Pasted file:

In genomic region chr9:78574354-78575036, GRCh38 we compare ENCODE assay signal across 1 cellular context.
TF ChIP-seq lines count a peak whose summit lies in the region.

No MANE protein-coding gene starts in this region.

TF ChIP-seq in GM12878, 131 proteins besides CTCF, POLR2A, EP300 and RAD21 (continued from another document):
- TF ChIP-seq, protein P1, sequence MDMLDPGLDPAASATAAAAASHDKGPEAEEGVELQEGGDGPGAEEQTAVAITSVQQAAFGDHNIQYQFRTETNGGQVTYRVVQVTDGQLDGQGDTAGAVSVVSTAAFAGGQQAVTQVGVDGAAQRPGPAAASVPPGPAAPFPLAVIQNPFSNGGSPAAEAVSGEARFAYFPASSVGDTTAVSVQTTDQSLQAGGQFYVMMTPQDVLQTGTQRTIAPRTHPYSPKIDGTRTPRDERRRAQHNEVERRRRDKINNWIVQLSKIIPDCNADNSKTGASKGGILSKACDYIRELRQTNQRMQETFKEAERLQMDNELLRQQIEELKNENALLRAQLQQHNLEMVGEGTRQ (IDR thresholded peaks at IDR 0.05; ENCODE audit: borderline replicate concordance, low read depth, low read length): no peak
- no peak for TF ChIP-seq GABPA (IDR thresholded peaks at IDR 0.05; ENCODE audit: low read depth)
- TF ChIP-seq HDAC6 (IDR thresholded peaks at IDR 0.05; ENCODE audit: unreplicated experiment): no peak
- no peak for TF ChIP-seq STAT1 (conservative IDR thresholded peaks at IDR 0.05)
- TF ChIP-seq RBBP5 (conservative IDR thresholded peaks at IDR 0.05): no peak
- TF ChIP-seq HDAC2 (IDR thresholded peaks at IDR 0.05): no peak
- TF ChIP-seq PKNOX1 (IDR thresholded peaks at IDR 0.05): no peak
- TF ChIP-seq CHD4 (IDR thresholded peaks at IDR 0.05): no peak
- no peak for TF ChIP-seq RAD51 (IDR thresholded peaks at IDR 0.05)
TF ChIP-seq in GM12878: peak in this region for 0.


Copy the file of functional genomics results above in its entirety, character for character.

In genomic region chr9:78574354-78575036, GRCh38 we compare ENCODE assay signal across 1 cellular context.
TF ChIP-seq lines count a peak whose summit lies in the region.

No MANE protein-coding gene starts in this region.

TF ChIP-seq in GM12878, 131 proteins besides CTCF, POLR2A, EP300 and RAD21 (continued from another document):
- TF ChIP-seq, protein P1, sequence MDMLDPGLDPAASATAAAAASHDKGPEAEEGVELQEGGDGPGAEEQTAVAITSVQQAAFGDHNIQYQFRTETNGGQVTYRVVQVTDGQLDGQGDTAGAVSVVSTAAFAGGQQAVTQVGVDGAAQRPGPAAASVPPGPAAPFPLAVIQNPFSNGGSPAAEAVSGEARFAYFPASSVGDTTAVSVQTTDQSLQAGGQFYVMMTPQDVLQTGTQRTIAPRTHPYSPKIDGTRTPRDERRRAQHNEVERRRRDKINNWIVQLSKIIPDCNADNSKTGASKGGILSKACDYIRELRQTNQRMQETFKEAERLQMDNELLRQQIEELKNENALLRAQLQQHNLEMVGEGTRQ (IDR thresholded peaks at IDR 0.05; ENCODE audit: borderline replicate concordance, low read depth, low read length): no peak
- no peak for TF ChIP-seq GABPA (IDR thresholded peaks at IDR 0.05; ENCODE audit: low read depth)
- TF ChIP-seq HDAC6 (IDR thresholded peaks at IDR 0.05; ENCODE audit: unreplicated experiment): no peak
- no peak for TF ChIP-seq STAT1 (conservative IDR thresholded peaks at IDR 0.05)
- TF ChIP-seq RBBP5 (conservative IDR thresholded peaks at IDR 0.05): no peak
- TF ChIP-seq HDAC2 (IDR thresholded peaks at IDR 0.05): no peak
- TF ChIP-seq PKNOX1 (IDR thresholded peaks at IDR 0.05): no peak
- TF ChIP-seq CHD4 (IDR thresholded peaks at IDR 0.05): no peak
- no peak for TF ChIP-seq RAD51 (IDR thresholded peaks at IDR 0.05)
TF ChIP-seq in GM12878: peak in this region for 0.